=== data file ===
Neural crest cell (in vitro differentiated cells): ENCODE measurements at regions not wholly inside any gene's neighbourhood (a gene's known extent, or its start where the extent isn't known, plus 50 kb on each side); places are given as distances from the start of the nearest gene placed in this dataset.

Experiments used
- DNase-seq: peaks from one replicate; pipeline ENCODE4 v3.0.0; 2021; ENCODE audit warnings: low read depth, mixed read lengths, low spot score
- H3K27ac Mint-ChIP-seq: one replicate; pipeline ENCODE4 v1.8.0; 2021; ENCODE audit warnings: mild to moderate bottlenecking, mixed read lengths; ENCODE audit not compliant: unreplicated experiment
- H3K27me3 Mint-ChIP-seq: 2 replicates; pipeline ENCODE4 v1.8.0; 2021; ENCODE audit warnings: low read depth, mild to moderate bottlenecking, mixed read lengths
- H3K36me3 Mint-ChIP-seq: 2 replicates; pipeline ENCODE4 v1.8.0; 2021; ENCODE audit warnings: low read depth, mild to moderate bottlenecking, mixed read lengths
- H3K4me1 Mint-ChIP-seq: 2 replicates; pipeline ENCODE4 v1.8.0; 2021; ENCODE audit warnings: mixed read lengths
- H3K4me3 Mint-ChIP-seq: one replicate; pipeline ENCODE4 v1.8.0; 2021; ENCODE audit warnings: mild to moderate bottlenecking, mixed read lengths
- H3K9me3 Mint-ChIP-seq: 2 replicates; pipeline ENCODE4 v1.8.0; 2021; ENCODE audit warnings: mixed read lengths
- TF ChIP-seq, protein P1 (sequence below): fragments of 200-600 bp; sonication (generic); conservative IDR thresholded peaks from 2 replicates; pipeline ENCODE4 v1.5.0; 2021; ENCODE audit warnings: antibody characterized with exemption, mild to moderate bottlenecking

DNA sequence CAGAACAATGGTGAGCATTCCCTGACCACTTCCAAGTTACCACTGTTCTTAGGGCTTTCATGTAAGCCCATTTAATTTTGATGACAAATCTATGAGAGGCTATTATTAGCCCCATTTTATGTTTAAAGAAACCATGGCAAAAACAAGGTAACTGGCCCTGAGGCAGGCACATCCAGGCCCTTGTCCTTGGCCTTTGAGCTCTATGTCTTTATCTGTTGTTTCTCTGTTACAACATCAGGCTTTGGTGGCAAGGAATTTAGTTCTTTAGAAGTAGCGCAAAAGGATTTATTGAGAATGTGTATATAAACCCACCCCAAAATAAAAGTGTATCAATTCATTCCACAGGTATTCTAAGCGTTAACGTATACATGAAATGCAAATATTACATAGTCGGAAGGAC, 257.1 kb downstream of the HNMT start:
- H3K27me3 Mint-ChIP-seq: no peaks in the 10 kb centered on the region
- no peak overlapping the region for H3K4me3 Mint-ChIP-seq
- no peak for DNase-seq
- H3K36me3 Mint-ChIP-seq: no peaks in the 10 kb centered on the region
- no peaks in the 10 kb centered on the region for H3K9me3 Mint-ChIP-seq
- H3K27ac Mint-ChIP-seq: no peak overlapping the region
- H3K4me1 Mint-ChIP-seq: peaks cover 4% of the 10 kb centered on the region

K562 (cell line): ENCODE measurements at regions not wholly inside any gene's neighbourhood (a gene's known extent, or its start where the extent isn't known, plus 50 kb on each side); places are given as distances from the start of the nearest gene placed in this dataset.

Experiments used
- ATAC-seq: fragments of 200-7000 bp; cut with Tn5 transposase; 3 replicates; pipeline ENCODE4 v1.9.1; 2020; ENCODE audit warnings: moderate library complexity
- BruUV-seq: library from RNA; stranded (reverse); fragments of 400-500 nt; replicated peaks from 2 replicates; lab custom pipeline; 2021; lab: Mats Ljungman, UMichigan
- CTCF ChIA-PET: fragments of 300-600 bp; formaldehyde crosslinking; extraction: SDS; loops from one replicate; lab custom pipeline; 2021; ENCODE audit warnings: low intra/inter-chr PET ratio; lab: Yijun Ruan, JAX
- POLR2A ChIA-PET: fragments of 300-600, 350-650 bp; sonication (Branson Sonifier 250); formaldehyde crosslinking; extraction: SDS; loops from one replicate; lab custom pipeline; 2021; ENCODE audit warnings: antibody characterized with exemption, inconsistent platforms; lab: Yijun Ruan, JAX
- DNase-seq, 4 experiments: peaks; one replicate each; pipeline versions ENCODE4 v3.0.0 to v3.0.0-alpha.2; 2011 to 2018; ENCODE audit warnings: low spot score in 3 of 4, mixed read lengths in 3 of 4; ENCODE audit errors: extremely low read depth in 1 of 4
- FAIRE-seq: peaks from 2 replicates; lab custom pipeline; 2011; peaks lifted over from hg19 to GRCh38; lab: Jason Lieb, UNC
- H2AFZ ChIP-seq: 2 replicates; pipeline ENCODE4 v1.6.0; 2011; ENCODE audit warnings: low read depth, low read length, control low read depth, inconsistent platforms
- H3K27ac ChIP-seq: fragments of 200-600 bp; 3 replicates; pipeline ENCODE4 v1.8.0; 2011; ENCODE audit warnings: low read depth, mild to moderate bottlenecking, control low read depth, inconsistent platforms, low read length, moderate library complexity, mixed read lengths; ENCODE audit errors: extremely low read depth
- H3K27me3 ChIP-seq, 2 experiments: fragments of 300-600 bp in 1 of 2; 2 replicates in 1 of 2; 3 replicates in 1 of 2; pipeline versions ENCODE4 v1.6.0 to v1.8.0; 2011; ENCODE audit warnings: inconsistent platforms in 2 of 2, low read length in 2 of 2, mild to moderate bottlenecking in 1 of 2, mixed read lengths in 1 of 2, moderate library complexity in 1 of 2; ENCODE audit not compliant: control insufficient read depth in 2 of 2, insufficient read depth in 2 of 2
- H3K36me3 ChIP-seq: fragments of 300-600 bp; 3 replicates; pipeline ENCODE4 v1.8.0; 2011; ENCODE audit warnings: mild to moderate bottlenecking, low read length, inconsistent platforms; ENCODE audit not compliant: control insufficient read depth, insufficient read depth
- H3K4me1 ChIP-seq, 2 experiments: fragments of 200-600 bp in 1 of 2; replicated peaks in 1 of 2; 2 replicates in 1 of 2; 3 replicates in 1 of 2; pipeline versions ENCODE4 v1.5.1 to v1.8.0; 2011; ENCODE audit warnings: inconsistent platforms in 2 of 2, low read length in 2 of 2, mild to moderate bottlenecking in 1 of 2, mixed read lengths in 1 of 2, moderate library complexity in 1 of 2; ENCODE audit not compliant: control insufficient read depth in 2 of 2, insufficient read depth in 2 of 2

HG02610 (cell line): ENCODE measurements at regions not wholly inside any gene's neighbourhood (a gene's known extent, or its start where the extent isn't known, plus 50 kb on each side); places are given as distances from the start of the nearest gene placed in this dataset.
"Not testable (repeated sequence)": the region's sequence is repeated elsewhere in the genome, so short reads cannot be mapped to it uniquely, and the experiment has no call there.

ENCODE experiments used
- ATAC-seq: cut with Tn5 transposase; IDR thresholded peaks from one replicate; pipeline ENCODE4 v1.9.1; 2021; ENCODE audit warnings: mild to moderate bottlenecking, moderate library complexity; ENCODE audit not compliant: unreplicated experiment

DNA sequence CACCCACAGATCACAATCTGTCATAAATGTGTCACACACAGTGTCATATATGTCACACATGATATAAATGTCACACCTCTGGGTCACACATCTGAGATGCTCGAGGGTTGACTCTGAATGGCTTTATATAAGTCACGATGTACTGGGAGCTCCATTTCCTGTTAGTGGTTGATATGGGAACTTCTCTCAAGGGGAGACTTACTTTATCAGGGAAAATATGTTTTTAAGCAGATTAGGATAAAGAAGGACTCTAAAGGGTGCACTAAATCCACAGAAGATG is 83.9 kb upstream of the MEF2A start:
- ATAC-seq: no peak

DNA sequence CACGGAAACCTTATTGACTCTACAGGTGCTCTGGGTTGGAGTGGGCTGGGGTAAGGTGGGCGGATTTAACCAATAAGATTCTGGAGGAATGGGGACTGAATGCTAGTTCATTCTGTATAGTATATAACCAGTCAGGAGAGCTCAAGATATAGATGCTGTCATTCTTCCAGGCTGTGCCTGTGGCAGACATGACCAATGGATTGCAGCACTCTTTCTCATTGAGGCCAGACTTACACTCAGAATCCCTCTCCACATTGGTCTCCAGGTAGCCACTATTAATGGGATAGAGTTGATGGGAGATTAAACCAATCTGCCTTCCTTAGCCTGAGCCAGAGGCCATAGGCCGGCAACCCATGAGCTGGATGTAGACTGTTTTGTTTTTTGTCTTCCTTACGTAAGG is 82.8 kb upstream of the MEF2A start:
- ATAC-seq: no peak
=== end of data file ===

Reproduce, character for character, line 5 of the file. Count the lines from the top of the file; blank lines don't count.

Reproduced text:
- H3K27me3 Mint-ChIP-seq: 2 replicates; pipeline ENCODE4 v1.8.0; 2021; ENCODE audit warnings: low read depth, mild to moderate bottlenecking, mixed read lengths